India-Pak ceasefire: Questions emerge over how long can Islamabad maintain peace

After India and Pakistan agreed to a ceasefire along the Line of Control (LoC) from February 25, questions have emerged on how long can Islamabad can hold on to its promise and what can be expected from the country in the near and distant future given its past misdemeanour.

Mir Junaid, a writer and social activist for The Center of Political and Foreign Affairs (CPFA) writes that Pakistan has an existential problem because it chose to deny its heritage only to adopt a totally alien one that led it to a chaotic situation it finds itself in, but continues to be in denial mode.

Islamabad chose to get rid of the Indian heritage after independence and its leaders chose the Arab World as its roots. As a result, non-Muslims were bound to lose their dignity, and local languages and dialects no longer found center place in their respective communities, the writer said.

He said that Pakistan sought to balkanise India and passionately propagated down the generations to ingrain them with utmost hatred for everything that is or was Indian so that they could be motivated to launch jihad against the nation.

Even before Pakistan was formally created and could settle down as a nation-state, the plans of Indian balkanisation and the takeover of the Red Fort were in the process of being rolled out. “Four wars including proxy wars in the erstwhile state of Jammu and Kashmir were in accordance with the political aim of disintegrating India because it reminded them of their cultural heritage,” says Junaid.

After innumerable attempts to propagate ‘jihad’ against India, the Pakistani establishment realised the futility of providing gunfire cover to migrating terrorists as immediately after their entry into India they got eliminated, in recently bygone years.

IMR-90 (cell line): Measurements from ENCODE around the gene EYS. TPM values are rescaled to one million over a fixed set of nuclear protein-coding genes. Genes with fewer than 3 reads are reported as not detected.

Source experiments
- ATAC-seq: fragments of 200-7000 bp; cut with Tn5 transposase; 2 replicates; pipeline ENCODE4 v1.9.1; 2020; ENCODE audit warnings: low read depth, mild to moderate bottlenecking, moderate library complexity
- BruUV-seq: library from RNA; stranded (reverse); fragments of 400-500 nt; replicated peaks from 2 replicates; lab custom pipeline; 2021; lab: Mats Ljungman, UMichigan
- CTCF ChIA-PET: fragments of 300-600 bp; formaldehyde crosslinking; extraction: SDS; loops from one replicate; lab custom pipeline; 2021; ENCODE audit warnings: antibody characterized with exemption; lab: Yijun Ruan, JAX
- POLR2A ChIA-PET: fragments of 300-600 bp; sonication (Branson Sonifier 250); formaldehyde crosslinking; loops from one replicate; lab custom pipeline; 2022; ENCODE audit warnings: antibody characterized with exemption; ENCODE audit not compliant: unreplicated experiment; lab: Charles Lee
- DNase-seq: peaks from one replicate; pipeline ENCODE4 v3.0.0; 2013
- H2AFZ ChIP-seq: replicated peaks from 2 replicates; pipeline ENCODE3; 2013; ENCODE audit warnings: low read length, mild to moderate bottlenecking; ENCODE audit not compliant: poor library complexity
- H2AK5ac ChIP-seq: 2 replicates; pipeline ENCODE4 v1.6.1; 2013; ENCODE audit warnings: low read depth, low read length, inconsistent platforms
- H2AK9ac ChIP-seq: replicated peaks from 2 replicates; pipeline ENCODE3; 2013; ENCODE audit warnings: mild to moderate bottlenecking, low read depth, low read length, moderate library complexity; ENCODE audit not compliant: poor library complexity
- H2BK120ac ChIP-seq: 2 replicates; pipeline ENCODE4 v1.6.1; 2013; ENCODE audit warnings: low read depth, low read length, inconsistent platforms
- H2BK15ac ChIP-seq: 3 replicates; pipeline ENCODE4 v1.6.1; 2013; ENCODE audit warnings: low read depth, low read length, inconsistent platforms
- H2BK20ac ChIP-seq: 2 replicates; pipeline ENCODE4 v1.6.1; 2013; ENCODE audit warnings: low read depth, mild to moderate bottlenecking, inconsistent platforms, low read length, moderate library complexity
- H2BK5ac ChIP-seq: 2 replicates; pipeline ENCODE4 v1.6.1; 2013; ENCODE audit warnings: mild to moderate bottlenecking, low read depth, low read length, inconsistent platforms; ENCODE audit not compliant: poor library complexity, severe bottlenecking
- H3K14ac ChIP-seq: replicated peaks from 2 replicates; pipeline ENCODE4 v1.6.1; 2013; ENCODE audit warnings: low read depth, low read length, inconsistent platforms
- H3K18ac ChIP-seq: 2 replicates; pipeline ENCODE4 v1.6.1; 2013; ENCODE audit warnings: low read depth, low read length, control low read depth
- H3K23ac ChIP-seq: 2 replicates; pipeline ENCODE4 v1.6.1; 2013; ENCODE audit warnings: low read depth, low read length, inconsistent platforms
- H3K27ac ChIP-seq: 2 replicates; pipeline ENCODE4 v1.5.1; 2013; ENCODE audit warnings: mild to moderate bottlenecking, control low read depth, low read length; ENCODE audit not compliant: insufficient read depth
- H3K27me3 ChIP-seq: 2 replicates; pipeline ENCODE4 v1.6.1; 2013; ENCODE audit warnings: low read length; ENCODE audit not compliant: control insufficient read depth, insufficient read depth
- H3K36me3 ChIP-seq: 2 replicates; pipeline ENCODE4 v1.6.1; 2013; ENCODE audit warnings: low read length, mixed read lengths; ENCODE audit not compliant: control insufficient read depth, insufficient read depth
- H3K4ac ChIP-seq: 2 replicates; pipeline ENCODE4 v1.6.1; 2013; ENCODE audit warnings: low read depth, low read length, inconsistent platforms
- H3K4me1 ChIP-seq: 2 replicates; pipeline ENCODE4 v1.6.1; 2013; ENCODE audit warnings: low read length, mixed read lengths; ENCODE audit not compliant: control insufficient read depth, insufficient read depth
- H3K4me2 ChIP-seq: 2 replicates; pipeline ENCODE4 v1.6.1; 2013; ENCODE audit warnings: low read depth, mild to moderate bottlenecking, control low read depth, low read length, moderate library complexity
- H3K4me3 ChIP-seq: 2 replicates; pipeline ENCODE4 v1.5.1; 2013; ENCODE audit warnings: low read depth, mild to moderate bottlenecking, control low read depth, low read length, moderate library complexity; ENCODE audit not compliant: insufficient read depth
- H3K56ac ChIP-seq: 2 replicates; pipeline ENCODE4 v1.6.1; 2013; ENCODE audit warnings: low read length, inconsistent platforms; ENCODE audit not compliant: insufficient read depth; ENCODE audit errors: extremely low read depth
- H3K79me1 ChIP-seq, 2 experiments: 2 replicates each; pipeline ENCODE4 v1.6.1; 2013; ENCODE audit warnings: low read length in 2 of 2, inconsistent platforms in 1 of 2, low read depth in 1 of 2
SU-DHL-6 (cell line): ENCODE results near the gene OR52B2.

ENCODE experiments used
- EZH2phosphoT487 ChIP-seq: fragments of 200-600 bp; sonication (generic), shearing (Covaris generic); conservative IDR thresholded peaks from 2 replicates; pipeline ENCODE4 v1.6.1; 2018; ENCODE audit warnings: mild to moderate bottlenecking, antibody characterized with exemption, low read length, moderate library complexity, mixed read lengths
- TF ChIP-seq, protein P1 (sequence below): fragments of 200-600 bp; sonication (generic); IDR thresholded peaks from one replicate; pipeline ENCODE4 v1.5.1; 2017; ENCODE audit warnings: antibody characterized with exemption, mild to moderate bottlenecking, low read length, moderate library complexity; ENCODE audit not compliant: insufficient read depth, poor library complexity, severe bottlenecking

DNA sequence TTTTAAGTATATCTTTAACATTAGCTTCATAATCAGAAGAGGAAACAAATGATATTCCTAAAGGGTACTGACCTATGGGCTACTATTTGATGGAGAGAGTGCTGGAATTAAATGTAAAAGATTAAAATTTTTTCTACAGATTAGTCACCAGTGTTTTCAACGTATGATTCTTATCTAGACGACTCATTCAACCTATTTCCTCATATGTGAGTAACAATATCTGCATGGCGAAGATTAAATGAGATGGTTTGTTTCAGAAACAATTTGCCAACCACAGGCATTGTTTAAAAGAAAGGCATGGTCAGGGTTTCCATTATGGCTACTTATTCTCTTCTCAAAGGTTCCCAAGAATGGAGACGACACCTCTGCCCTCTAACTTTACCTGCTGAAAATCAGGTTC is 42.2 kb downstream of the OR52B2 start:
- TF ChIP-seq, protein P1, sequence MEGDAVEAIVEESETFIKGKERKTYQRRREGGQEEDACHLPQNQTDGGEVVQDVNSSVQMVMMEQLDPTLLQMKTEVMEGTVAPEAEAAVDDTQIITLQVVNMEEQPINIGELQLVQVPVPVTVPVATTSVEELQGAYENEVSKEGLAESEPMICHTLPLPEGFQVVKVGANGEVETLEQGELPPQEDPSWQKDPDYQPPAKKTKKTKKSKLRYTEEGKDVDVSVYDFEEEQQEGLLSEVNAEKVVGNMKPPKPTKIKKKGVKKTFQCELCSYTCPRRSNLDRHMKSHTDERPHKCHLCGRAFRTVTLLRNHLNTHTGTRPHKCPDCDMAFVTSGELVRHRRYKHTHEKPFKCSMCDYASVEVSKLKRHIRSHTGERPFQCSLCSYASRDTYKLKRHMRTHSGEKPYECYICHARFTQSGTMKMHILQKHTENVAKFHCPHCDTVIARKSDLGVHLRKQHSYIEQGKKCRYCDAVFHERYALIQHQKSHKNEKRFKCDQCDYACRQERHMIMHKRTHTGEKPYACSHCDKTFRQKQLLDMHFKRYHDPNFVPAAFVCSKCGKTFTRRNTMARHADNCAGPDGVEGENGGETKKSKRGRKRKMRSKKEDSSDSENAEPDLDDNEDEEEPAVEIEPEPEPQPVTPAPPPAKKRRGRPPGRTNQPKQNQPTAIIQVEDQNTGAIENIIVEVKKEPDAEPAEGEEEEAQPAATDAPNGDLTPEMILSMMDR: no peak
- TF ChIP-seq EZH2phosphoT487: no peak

Junaid writes for CPFA that Pakistan also seemed to have already opened a new centre in Turkey for recruiting terrorists and dispatching them to Jammu and Kashmir. “The Turkey trained youth would execute the missions which the terrorists across the LOC did on crossing over to Indian side,” he said.

The author also recalled that when the United Nations was dealing with the issue of Jammu and Kashmir, then governed by Maharaja Hari Singh, Pakistan defied UN resolutions including its own amendments, yet it brazenly states in international forums that India must honour the UN resolutions.

He also speculated that the ceasefire agreement is not material when it comes to furthering the political aims of Pakistan against the Indian Union.

Pakistan remains the only democracy in the world where the Prime Minister is always escorted by the Army Chief.

Recently, widespread protests by the Tehreek-e-Labbaik Pakistan (TLP) broke out where the proscribed group held their government to ransom and the government buckled under pressure twice only to go back on their word as many times, writes Junaid.

“Pakistan is in such a state of flux that nobody knows who is in command of things in Pakistan and whose writ runs. There can be many permutations and combinations brewing up. In the above context, what value any agreement, signed between India and Pakistan, could be of?” he wrote in CPFA.

Pakistan is good at the ‘double game’, as noticed when they funnelled part of the US funds for fighting terrorism in Afghanistan to stimulate insurgency and terrorism in Jammu and Kashmir. Furthermore, Pakistan may reconcile to the emerging fact of India being a stakeholder in Afghanistan, as the US recognises New Delhi as a key player in the peace progress and no other countries in the region have any issues with India.

Junaid said that Pakistan is not as powerful as a nation as to create its own block of Islamic countries, so the only option left with it is to stay intact with its adopted heritage, until then invoking Ceasefire Agreement 2003 is immaterial.

Informed sources in February had said India sees the ceasefire as a positive move but will test and verify. New Delhi will watch closely whether cross-border acts of terrorism have really come down after the ceasefire. (ANI) (W-News)

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